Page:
While many agree with Satoshi’s vision of Bitcoin as a hedge to systemic risk and inflation, I see Bitcoin much more as a proxy for monetary debasement and financial liquidity. Indeed, some of the strongest long-term correlations to Bitcoin’s price come from measures of monetary liquidity. After a year of tightening conditions, the trend seems to have reversed in a rather dramatic fashion. Regardless of whether banks continue to fail or the system shakes, if the Fed is giving markets more cowbell, Bitcoin will continue to work.


Source: Twitter

A Different Type of Stimulus

The second form of money from thin air came not from the government but from a crypto project, Arbitrum. Laser week, the Ethereum Layer 2 rollup announced the airdrop of its eagerly awaited token, ARB, to early users and DAOs. The airdrop of 13% of the ARB token supply will go to over 600K individual addresses beginning Thursday.

Part of the reason ARB has been so highly anticipated for nearly a year now is its likely huge size. Comparable Layer 2s like Optimism (OP) and Polygon (MATIC) are valued at over $10B. Based on Arbitrum’s relative fundamentals, we could see ARB pricing at a decent premium to its competitors, meaning that, all told, the 13% airdrop could very well exceed $1.5B of tokens.

OP-MATIC-ARB-Chart-2SatsSource: Arca Internal Research, Artemis

Going forward, ARB holders will control a new DAO, which will decide the fate of the remaining 43% of yet unallocated tokens. If the governance decides on a similar deployment to Optimism’s, the remaining tokens may be granted to promising projects over time; the tokens can then be distributed to users. The result could be a sort of continuous airdrop, potentially worth billions of dollars over time to a community widely seen as one of the most organic in crypto.

While it's obviously an apples-to-oranges comparison, at a 10,000-foot view, it's striking to observe the week’s events together. In one world, we had a bank failure requiring emergency action from the government without shareholders’ approval. In another, a project distributed governance rights to hundreds of thousands, where all token holder decisions will immediately and automatically be executed by smart contract after a vote, and where users could gain access to the distribution for fees numbering in the cents. In one world, we watched in amazement as the central bank offered larger and larger credit lines to an ailing bank, wondering what could have created such a big hole. In the other, every single transaction that led to the governance distribution was posted to a globally accessible public ledger and able to be checked for people trying to cheat the system. The differences in transparency and fairness between these two worlds should be readily apparent.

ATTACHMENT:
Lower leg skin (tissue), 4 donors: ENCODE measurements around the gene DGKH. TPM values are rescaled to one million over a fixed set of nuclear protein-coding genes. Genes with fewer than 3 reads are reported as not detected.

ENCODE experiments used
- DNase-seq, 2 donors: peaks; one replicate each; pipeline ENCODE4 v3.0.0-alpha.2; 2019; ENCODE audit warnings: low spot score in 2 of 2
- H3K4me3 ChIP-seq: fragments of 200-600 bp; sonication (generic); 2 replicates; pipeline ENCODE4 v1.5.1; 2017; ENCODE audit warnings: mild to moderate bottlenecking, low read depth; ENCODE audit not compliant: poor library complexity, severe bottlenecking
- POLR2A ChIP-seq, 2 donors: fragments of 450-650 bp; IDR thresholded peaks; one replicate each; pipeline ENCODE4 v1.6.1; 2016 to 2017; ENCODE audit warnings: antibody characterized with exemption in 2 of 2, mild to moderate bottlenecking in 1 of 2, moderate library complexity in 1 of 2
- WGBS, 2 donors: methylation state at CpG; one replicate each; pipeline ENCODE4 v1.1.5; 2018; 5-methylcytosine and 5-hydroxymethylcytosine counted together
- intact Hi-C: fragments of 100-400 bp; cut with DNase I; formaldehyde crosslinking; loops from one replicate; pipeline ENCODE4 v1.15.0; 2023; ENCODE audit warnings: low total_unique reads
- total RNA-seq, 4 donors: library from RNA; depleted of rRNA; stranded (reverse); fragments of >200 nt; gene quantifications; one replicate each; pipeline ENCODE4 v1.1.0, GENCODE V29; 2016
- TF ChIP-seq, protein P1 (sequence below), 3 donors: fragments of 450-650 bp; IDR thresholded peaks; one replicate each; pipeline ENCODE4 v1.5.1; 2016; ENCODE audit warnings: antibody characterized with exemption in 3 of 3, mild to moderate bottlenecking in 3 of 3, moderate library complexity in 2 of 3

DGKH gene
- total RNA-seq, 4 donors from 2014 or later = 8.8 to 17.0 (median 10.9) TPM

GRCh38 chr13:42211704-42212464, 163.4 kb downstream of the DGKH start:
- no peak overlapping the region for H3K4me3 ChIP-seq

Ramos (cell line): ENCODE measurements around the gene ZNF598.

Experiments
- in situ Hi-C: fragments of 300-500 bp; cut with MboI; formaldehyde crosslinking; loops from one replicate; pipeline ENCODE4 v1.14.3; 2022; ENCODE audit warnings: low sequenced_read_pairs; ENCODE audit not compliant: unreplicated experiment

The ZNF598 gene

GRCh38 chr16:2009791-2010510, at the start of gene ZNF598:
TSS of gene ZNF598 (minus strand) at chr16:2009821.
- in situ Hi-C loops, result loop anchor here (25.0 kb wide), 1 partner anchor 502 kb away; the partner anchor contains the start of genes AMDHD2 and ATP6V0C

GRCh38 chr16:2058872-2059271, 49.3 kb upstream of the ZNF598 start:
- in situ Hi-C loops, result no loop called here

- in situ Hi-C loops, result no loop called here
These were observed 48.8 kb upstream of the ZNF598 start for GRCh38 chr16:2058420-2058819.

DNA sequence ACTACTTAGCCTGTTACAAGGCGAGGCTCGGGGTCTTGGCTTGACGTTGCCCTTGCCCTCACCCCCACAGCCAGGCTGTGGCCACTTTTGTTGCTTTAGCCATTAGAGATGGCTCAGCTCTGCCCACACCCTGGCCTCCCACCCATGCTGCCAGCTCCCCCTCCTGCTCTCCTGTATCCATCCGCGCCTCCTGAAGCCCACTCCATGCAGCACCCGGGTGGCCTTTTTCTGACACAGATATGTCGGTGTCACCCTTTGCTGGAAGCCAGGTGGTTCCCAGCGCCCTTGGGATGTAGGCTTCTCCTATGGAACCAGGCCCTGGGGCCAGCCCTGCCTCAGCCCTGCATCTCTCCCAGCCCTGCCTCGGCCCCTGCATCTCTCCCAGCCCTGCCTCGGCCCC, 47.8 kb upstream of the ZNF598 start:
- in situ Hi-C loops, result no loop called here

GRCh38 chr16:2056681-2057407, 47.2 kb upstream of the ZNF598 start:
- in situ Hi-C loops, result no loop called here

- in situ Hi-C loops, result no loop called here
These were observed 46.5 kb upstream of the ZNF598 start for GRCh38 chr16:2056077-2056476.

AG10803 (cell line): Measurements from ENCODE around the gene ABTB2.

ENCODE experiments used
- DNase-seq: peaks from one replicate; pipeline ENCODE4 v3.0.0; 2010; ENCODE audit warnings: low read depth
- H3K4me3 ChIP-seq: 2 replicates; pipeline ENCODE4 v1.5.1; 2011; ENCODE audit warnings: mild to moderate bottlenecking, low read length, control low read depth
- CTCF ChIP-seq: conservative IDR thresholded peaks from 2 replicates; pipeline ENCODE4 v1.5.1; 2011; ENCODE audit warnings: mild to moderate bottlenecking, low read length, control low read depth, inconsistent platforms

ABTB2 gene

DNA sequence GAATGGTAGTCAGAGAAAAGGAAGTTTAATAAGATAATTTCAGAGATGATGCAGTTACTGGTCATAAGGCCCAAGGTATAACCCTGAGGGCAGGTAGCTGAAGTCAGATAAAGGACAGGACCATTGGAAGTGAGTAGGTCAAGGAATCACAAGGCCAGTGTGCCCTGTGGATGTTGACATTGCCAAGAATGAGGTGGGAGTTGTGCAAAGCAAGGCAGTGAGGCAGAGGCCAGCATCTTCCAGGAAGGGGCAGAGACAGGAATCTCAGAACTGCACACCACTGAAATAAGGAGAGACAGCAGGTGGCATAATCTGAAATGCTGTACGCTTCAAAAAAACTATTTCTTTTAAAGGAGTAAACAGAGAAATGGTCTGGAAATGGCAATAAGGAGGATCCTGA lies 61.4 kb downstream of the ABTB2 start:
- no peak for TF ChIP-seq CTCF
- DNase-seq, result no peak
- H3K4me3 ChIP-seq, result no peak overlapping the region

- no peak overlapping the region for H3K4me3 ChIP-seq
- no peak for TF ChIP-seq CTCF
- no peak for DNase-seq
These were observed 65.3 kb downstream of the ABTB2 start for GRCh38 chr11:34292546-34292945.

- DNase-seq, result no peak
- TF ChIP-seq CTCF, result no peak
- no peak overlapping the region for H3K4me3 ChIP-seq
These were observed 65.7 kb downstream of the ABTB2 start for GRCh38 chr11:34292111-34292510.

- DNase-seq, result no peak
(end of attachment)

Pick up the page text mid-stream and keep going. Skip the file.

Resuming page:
And That’s Our Two Satoshis!
Thanks for reading everyone!   
Questions or comments, just let us know.
The Arca Portfolio Management Team
Jeff Dorman, CFA - Chief Investment Officer
Michael Dershewitz - Chief Operating Officer
Katie Talati - Director of Research
Sasha Fleyshman - Portfolio Manager
David Nage - Portfolio Manager
Wes Hansen - Director of Trading and Operations
Michal Benedykcinski - Senior Vice President, Research
Nick Hotz, CFA - Vice President, Research
Kyle Doane - Vice President, Trading
Robert Valdes-Rodriguez, CFA- Vice President, Research
Alex Woodard - Associate, Research
Christopher Macpherson - Associate, Trading and Operations
Andrew Masotti - Associate, Trading and Operations
To learn more or talk to us about investing in digital assets and cryptocurrency
call us now at (424) 289-8068.

Subscribe For the Latest Blockchain News & Analysis



Disclaimer: This commentary is provided as general information only and is in no way intended as investment advice, investment research, legal advice, tax advice, a research report, or a recommendation. Any decision to invest or take any other action with respect to any investments discussed in this commentary may involve risks not discussed, and therefore, such decisions should not be based solely on the information contained in this document. Please consult your own financial/legal/tax professional.

Statements in this communication may include forward-looking information and/or may be based on various assumptions. The forward-looking statements and other views or opinions expressed are those of the author, and are made as of the date of this publication. Actual future results or occurrences may differ significantly from those anticipated and there is no guarantee that any particular outcome will come to pass. The statements made herein are subject to change at any time. Arca disclaims any obligation to update or revise any statements or views expressed herein. Past performance is not a guarantee of future results and there can be no assurance that any future results will be realized. Some or all of the information provided herein may be or be based on statements of opinion. In addition, certain information provided herein may be based on third-party sources, which is believed to be accurate, but has not been independently verified. Arca and/or certain of its affiliates and/or clients may now, or in the future, hold a financial interest in investments that are the same as or substantially similar to the investments discussed in this commentary. No claims are made as to the profitability of such financial interests, now, in the past or in the future and Arca and/or its clients may sell such financial interests at any time. The information provided herein is not intended to be, nor should it be construed as an offer to sell or a solicitation of any offer to buy any securities, or a solicitation to provide investment advisory services.